It’s been under development for more than two years and in just a few months Kim Dotcom’s Baboom should be ready to launch. In the meantime the company has been outlining its vision for a listing on the Australian stock market.
Baboom’s 41-page prospectus invites investors to take a share in a company aiming to provide a special service to both artists and users. While allowing the former to pick up an industry-beating 90% of the spoils, the latter will have the opportunity to listen to music for free, a combination that Baboom hopes will prove a tempting mix to potential investors.
The company is issuing 11,250,000 shares at AUS $0.40 each, with the aim of securing “sophisticated or professional investors” able to pump in a minimum of $20,000 each.
The target is AUS $4.5 million and according to Ben Yeo, senior adviser at Melbourne-based Novus Capital, the company is well on the way. Speaking with TorrentFreak, Yeo says there has been a large amount of interest from not only within Australia and New Zealand, but also from Europe and Asia.
“While the offer has only been marketed to a select number of sophisticated investors, the offer is tracking incredibly well and we have extended the offering for an additional week so as [Baboom CEO] Grant Edmundson can present to a number of potential cornerstone investors in Australia who have requested an in-person meeting with the Baboom Ltd CEO,” Yeo explains.
The prospectus describes Baboom as a “cloud streaming and download service”, with users able to store their music library for retrieval anywhere in the world on both desktop and mobile devices. It’s estimated that users will get between 10 and 15 albums for free each year in the ad-supported model while their “locker” will max out at 50 gigabytes.
It’s probably no coincidence that this limit is the same as that offered by Dotcom’s Mega.co.nz, with the prospectus citing links between Baboom and Mega as a “competitive advantage”. Not everything will be centralized, however. Baboom says it will also offer “unique user ‘peer2peer’ content streaming” features, with a “jukebox” listed as an example use.
As previously reported, Baboom will also offer industry-leading audio quality via its FLAC streaming service and will integrate a worldwide ticketing and merchandising solution.
Also of interest to investors is Baboom’s target markets. The company says it will focus on under-serviced regions with high growth potential to include South East Asia, Australasia, Southern and East Africa and Europe.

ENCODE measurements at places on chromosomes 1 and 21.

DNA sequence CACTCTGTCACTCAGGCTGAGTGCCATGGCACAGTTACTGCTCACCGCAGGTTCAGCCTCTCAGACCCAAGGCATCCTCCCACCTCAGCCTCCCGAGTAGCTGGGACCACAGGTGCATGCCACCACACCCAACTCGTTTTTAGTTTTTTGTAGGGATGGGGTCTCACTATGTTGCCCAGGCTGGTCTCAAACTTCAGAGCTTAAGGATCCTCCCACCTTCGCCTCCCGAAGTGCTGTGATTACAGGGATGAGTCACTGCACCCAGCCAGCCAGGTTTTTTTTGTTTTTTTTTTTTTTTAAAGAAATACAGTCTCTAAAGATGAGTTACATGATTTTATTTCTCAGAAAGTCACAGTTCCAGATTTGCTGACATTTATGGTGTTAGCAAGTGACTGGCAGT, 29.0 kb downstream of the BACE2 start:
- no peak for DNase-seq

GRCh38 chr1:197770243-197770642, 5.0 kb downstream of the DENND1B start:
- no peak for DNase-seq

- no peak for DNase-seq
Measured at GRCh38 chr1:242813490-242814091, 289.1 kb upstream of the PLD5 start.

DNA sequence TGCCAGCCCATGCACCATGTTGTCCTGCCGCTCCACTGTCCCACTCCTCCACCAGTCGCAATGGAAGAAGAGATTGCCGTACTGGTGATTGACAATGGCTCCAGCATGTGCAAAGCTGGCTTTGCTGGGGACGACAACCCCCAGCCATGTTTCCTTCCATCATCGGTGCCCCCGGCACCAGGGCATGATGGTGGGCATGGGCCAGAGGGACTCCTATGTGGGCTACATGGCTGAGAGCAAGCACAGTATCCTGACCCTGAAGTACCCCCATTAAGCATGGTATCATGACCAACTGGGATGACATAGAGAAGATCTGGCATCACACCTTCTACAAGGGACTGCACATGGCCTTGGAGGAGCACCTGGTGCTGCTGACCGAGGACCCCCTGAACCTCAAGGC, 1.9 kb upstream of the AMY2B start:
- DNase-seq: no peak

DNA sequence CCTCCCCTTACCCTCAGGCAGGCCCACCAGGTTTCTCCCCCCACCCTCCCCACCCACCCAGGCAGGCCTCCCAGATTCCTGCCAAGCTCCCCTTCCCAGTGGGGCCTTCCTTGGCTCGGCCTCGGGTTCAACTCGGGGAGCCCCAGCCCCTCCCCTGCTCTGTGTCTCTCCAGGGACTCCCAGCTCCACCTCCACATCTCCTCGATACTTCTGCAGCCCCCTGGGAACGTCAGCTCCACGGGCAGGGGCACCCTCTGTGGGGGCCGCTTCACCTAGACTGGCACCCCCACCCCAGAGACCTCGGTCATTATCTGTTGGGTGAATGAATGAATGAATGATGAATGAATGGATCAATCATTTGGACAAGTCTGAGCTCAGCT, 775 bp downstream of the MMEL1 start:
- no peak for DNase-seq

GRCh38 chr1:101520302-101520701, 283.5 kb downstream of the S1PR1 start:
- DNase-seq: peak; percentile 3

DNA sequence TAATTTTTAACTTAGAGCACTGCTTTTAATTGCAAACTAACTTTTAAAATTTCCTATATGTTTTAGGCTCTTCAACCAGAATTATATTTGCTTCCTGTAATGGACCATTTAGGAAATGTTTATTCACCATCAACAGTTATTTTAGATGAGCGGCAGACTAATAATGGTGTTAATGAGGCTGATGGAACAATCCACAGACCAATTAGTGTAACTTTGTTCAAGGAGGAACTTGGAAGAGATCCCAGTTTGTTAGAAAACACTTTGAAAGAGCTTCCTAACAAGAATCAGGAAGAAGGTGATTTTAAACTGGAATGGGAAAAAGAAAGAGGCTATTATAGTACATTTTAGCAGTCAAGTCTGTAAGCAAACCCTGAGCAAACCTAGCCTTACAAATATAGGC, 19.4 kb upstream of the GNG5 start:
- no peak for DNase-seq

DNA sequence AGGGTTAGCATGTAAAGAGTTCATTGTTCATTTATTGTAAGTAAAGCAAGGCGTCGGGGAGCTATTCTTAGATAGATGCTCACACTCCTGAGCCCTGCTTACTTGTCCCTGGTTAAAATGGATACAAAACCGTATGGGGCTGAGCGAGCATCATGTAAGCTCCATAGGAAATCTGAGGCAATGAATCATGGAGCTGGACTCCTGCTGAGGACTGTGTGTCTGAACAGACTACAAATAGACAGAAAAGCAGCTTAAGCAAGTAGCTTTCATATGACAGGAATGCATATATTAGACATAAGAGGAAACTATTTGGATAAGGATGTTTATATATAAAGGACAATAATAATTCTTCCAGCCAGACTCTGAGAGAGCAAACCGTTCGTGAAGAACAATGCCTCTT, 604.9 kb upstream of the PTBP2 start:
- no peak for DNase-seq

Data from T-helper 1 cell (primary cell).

Like Spotify before it, one of Baboom’s key aims is target markets with piracy problems. The company says it will deploy “robust marketing” in order to provide a legitimate music streaming and downloading platform in these regions.
But while Spotify has achieved its success with the full support of the major labels, it’s impossible to see a situation in which Warner, Universal and Sony warm to the idea of dealing with a company affiliated with Kim Dotcom. That reality is certainly not lost on the management of Baboom, who detail the company’s market strategy as focusing on “independent labels, producer archives and unpublished material.”
And according to Novus Capital’s Ben Yeo, things couldn’t be going any better on that front.
“What Grant and I have been overwhelmed with is the level of support we have been receiving from the global independent music industry who have thrown their support behind Baboom and are eager to show their support by uploading content onto the platform,” Yeo told TF.
On any platform of this type, content is definitely king, so potential investors will be encouraged that Baboom is receiving good support as it prepares for takeoff. The prospectus envisions a fourth quarter release for the service, but according to Yeo there is much work to be done.
“By the time the offer closes I envisage the company to be in a strong position to develop its backend systems, mobile platform and content acquisition prior to the platform’s hard launch either late December 2014 or January 2015,” Yeo concludes.
The early signs suggest that at least in its early days Baboom is unlikely to prompt a mass migration away from services such as Spotify. However, its unique way of remunerating artists could prove very tempting, particularly when played out against a backdrop of traditional middle-men struggling to remain both profitable and relevant in a changing market.